If your property assessment is too high it is not a good thing. Considering that the amount of real estate taxes you pay is based solely upon what the assessor’s office determines as the worth of your home, a high assessment equates to higher taxes and who needs that? If you feel that your home has been over appraised than there are some steps you can take to have the assessed value lowered.
The first thing you can try is to record the addresses of other homes in your area that are similar in style, age and size to your property. You can then visit the website of your local assessor’s office to find out the appraised value of those particular properties. Be sure to pay extra attention to the assessed value per square foot of each of the homes. You can figure this out by simply dividing the homes square footage (not including the garage or basement) into the total assessment amount. If the home is 1,500 square feet and the taxes are $3,000 a year than the assessed value is $2 per square foot ($3,000 divided by 1,500 square feet = $2 per square foot). If your home’s assessment is higher than other homes in your area you might be able to have the assessment amount lowered.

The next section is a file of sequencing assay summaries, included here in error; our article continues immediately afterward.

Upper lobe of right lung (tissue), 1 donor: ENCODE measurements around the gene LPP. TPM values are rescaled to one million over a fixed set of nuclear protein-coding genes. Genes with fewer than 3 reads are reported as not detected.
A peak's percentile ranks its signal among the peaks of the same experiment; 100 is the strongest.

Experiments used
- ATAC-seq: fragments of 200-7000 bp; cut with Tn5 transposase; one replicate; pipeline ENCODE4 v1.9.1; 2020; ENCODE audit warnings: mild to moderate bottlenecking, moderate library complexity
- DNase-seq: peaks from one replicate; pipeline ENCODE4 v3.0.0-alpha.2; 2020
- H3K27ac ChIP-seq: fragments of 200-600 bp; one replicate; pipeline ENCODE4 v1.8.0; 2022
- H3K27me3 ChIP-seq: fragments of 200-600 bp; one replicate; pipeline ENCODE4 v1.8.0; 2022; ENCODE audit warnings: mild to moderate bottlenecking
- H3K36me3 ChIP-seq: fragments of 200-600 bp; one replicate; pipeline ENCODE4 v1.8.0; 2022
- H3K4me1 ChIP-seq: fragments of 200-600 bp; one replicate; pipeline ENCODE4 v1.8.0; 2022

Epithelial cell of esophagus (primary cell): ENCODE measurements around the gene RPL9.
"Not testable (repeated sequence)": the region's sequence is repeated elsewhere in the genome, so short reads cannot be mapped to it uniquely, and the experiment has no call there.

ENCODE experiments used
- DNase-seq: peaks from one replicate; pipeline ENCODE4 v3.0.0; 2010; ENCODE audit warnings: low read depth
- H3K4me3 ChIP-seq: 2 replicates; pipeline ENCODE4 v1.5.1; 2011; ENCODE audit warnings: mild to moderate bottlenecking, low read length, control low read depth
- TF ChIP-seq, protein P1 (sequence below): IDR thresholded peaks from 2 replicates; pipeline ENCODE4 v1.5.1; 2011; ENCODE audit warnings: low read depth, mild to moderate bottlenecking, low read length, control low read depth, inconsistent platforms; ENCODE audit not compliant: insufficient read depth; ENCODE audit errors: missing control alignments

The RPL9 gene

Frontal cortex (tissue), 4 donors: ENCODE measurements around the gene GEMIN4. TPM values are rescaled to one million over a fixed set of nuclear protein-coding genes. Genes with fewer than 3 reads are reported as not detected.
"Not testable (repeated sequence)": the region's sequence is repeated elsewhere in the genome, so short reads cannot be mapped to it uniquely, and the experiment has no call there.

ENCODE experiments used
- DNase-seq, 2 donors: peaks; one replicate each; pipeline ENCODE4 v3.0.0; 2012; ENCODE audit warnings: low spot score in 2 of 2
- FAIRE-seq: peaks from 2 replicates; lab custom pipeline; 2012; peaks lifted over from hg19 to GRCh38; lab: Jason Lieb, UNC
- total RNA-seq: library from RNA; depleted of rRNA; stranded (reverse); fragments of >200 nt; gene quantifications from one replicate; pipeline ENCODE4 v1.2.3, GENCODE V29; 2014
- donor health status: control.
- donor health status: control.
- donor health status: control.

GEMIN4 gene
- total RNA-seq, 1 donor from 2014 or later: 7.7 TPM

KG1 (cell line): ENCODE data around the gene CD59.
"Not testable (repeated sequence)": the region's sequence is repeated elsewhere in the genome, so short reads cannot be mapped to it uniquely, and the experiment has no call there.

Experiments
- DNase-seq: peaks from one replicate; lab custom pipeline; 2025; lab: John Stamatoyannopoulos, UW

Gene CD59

Another possibility is to research the recent sales of homes in your area. If your home is valued much higher than the average sale price of similar homes you may argue that you have been over-assessed. This is especially true if you purchased your home within the last year or so. If the purchase price was much less than the current estimated value you have the best evidence possible to have your assessment lowered accordingly. This may not be useful if you bought a short sale or foreclosure at a lower price however. In this case the assessor’s office will argue that your home is, in fact, worth more than you actually paid.
As a final effort to reduce what you think is an over assessment of your home you could spend a few hundred dollars or so to have a certified appraisal performed to determine the fact that it has been over appraised but you should be sure that this is the case. If a private appraiser determines that your home has not been valued too highly by the assessor’s office or the difference is minimal you will be wasting your money.